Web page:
On one side of the handle is carved a Raven flying against a full moon and clouds. The carving is very detailed and any pictures I have taken so far can't do it justice. A tiny garnet is set just below the Raven's beak, making it appear that a drop of blood is falling from it. On the other side is a perched Raven in front of a crescent moon. Again there is a small garnet under the Raven's beak like a drop of blood. The level of detail on these carving is very impressive and Brendan was able to work with the grain of the wood to make them flow even better.
Here you can see the carvings
The flying Raven
The perched Raven
The blade has a sweeping S shaped guard with the downturned portion of the S where it will protect your hands. The ends of the guard are round with a slight point to them. Where the guard crosses the center of the blade, it comes to a point. The guard flows very organically with the handle and does not interfere with the grip or handling of the blade. Inset on both sides of the guards is a 7mm natural round blood red garnet. I wanted garnets as they are my birthstone. The guard is just wide enough to prevent a blade from sliding down and striking your hands yet not so wide as to be awkward or interfere with your grip or whatever type of disengage you might use. The guard is made of steel and gun blued to match the rest of the sword.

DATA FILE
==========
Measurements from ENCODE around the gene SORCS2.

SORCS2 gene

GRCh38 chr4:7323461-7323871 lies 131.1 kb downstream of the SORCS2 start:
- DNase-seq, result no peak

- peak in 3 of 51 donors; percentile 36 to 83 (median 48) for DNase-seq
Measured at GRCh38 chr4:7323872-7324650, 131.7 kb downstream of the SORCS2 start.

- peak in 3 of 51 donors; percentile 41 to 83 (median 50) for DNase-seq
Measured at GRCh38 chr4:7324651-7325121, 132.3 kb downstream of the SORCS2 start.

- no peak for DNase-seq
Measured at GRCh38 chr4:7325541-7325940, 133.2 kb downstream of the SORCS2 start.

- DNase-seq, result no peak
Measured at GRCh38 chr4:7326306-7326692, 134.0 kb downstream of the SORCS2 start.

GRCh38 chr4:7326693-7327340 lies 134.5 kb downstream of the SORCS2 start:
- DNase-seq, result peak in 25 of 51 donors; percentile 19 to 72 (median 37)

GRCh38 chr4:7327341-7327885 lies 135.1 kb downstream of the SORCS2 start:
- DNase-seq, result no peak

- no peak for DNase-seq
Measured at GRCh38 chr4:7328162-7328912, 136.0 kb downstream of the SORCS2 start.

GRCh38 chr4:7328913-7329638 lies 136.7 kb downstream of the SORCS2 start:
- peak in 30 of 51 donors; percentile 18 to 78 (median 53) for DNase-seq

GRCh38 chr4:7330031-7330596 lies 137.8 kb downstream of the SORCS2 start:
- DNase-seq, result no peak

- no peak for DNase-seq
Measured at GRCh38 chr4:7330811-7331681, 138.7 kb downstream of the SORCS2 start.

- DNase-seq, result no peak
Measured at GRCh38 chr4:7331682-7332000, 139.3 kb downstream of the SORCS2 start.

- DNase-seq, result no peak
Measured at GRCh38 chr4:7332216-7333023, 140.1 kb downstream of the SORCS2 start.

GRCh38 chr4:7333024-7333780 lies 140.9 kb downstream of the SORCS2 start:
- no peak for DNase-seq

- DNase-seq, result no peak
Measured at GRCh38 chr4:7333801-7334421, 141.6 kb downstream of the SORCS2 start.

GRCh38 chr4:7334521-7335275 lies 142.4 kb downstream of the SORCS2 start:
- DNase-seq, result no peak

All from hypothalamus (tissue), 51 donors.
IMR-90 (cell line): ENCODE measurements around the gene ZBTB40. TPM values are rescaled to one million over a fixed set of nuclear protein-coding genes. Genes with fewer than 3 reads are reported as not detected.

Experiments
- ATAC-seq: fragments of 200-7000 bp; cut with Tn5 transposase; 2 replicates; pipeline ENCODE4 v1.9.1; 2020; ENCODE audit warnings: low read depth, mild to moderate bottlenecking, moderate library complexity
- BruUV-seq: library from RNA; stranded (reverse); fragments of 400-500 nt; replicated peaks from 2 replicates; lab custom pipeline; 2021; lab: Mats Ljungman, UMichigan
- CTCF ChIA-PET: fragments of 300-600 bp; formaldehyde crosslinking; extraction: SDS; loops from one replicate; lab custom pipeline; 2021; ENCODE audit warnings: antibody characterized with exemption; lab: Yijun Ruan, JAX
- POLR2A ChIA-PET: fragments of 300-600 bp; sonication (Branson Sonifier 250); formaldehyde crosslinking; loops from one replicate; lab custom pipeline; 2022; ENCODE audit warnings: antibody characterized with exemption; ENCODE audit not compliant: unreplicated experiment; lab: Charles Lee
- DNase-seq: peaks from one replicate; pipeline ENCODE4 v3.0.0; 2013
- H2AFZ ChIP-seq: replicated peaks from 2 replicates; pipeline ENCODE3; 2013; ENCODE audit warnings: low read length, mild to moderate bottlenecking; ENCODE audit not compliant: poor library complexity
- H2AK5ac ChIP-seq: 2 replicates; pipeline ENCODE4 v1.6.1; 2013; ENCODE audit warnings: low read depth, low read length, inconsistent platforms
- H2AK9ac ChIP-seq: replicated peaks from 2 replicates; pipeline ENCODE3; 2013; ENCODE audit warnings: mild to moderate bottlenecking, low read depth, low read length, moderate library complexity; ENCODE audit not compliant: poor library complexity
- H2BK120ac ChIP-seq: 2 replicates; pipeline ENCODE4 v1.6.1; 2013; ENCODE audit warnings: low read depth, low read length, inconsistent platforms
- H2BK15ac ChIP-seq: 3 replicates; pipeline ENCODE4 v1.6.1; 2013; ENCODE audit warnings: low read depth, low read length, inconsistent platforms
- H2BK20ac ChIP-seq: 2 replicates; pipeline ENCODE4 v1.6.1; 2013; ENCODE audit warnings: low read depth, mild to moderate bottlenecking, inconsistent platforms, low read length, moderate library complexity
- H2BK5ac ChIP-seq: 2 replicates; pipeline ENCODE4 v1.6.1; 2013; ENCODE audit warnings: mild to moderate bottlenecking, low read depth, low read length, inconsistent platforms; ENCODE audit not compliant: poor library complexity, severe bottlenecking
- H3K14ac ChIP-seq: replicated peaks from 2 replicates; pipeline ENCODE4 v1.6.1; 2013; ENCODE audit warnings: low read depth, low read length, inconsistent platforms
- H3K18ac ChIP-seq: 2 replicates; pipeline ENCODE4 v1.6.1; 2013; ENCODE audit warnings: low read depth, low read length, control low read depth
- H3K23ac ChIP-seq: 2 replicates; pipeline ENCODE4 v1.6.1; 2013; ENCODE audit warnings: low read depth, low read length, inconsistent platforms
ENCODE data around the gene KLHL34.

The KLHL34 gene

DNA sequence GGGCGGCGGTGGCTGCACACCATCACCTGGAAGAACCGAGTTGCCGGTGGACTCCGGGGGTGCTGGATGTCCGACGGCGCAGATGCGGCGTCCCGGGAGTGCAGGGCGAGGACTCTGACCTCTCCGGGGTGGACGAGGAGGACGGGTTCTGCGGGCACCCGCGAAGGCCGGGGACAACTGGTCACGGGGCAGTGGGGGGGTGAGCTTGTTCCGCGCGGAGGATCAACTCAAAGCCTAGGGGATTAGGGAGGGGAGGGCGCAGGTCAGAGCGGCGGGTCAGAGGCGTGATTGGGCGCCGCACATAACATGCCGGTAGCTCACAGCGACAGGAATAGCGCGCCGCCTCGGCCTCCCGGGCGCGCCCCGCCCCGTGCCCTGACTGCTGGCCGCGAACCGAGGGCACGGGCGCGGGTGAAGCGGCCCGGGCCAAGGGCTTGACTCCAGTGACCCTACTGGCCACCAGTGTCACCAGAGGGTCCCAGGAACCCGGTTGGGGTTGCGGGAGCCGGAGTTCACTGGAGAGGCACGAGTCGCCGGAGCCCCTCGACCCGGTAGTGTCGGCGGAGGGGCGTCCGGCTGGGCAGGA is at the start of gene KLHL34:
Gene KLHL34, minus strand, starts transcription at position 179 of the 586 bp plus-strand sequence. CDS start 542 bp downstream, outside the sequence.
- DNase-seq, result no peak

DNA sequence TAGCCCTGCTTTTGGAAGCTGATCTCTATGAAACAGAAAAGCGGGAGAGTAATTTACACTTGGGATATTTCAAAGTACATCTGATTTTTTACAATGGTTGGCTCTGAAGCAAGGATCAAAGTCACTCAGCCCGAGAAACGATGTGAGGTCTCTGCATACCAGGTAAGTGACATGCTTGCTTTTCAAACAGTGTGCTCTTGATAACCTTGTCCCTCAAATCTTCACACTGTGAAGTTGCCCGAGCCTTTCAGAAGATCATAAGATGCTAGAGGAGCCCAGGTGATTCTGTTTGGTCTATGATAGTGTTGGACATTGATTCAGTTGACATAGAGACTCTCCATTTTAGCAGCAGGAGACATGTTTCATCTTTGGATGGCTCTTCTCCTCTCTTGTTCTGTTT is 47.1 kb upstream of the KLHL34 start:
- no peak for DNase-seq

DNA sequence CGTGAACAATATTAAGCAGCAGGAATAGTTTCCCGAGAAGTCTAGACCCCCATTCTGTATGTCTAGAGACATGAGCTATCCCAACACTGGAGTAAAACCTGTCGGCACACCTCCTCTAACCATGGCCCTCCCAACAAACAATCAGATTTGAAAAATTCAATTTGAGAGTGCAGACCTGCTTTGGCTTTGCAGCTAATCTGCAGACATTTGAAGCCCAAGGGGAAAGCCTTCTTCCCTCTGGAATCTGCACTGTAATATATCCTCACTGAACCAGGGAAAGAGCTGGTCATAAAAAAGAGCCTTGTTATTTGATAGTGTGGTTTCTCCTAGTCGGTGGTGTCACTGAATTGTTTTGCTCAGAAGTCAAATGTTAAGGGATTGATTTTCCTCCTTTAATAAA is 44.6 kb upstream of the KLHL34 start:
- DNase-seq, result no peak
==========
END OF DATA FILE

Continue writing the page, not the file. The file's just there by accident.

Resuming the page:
The pommel consists of a steel butt cap on the handle. The tang is hot peened to the pommel and ground down flush with it. The pommel is not going anywhere. Engraved around the circumference of the pommel is the sword's name in Irish Gaelic, Morrigan's Talon - Téir Abhaile Riú Talon. The pommel has also been blackened to match the blade and its fittings.
Brendan created a very nice wood cored, black leather covered scabbard lined in velvet for the blade. I will be receiving the Scabbard next week and will update my review with additional pictures once I get it. In the mean time, I have included the pictures Brendan took of the scabbard. There is a blacked steel chape on it and risers at the mouth. It turned out quite beautifully; you would not be able to tell from looking at that Brendan is relatively new at making scabbards. I have a few of Morrigan sigils of the three ravens in a circle that I may try affixing to the scabbard depending on how they look. I also may set a garnet on each side of the chape. I am undecided for now as I don't want to make it too gaudy.